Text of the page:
Wow, already this is the second Saturday in April! Which means this is the second installment of reflective posts that Tammy from Forever in First, Julie from Lighting a Fire in Third Grade, and Sandi from Literacy Minute and myself have gotten together to write. We truly hope you enjoy them and that they spark some reflective thoughts. After reading my reflective post, be sure to head over to each of their blogs and check out their thoughts too! We do appreciate it so much!
By second or third grade, good readers are reading 10 times as many words each day as poor readers- Richard Allington
This quote comes from Richard Allington and Patricia Cunningham’s book Classrooms That Work They Can ALL Read and Write.
This is a wonderful, wonderful book that leads schools in the direction of literacy in the classroom for all students. It’s a great read and what I would hope all schools would aspire to be.
Allington and Cunningham state that by second or third grade, struggling readers lose their I can do anything attitude in reading and writing and begin to avoid reading and writing situations. In essence, they lose that spark that we see them having for these subjects in kindergarten and first grade. The great thing about Allington and Cunningham is they don’t just give you statistics on how bad it can be, they give you steps to overcome this. They lead us to make the commitments of modeling for students, providing lots of materials, and providing amounts of time to help struggling students and really, all students not to lose their “spark.”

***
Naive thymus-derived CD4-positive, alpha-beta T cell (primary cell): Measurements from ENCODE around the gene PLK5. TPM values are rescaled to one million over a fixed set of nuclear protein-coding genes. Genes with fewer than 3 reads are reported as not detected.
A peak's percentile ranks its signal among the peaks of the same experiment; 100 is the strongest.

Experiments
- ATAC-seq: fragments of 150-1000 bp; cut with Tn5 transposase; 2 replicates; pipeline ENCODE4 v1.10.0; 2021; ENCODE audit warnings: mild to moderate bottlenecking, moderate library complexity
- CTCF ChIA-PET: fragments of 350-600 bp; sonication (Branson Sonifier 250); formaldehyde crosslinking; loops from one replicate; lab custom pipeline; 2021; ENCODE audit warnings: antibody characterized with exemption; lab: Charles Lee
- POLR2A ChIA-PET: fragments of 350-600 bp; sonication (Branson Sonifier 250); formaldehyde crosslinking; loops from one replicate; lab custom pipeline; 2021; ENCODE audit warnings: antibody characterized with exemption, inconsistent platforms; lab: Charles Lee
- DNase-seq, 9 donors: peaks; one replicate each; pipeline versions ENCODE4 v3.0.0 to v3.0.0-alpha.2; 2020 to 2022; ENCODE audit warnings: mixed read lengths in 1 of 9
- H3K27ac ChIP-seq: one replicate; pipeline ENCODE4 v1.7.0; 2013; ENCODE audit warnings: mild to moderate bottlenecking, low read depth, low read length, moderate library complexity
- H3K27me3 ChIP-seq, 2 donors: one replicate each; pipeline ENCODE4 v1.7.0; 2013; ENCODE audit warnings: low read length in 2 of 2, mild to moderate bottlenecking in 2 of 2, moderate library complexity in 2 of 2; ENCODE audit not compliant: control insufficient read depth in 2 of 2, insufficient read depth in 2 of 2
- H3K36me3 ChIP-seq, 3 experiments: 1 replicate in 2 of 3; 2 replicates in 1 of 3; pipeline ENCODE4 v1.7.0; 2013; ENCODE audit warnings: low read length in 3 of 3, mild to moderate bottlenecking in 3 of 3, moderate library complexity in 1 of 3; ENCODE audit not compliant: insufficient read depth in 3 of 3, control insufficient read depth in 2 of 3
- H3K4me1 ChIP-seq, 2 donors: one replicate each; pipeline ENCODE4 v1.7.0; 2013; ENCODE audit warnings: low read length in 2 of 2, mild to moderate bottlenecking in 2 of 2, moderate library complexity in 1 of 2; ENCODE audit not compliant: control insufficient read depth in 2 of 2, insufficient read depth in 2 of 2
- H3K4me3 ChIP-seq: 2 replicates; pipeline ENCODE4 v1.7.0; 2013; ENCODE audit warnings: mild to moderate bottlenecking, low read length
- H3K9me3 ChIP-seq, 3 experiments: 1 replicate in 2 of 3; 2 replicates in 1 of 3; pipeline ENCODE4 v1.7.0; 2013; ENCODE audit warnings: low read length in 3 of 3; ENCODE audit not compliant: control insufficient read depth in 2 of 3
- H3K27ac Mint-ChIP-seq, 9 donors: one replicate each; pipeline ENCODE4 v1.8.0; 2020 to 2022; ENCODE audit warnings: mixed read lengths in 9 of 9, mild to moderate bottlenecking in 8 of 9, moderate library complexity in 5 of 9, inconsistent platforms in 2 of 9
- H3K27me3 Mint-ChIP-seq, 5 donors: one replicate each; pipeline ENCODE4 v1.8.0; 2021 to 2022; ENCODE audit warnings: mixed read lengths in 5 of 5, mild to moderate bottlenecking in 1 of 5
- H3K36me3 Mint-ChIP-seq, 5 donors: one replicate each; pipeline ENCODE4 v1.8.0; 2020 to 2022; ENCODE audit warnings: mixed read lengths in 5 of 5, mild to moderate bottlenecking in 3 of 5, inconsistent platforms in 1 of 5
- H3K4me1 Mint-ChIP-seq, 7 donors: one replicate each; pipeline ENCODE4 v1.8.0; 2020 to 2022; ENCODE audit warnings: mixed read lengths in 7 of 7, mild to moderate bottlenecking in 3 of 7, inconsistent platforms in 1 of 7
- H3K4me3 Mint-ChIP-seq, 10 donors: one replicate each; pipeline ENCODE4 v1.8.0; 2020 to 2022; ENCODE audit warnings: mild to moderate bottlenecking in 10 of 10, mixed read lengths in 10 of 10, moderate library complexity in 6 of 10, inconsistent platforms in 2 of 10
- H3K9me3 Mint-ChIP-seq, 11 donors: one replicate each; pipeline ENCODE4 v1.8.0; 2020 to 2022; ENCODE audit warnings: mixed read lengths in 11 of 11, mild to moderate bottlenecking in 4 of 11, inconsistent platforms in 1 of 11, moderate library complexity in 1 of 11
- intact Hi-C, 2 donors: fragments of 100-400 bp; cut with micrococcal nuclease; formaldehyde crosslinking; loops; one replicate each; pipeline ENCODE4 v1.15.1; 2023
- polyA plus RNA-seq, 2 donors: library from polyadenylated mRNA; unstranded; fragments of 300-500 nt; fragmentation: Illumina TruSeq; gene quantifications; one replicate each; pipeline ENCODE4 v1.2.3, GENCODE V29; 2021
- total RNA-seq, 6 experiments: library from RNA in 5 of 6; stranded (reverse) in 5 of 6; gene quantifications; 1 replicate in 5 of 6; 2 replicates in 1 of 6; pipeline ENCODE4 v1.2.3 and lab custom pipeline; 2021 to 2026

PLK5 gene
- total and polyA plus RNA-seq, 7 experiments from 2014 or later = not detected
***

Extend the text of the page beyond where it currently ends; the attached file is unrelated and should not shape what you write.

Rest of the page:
Allington and Cunningham challenge us to use 4 types of material every day in our classrooms.
Four Steps: (Don’t you just love short, well laid out lists?)
1. Read informational texts at different times of the day, every day. Keep it short and fascinating.
2. Read traditional read alouds. Some should be a step above what the students can read on their own and read some easier books because they will want to read these books that you have “blessed.” Here is my blessed books basket- you may have seen this in a previous post.
3. Read poetry every day. Use the few empty minutes during your day to get this one in. Students love poetry and the rhythm and rhyme.
4. Read easy books to the students and let them read easy books. Struggling readers have often missed this time at home of reading and rereading pleasure books. How many of us choose a difficult book for our pleasurable reading at home? We need to model reading and provide the time to read books for pleasure.
This is a tall order for us to fit in every day! How do you fit it all in? I know I love poetry, but am definitely falling short of reading a short poem or two every day to my students and will need to make an effort to do better. I would love to know how you fit in all these steps in your already busy, busy day!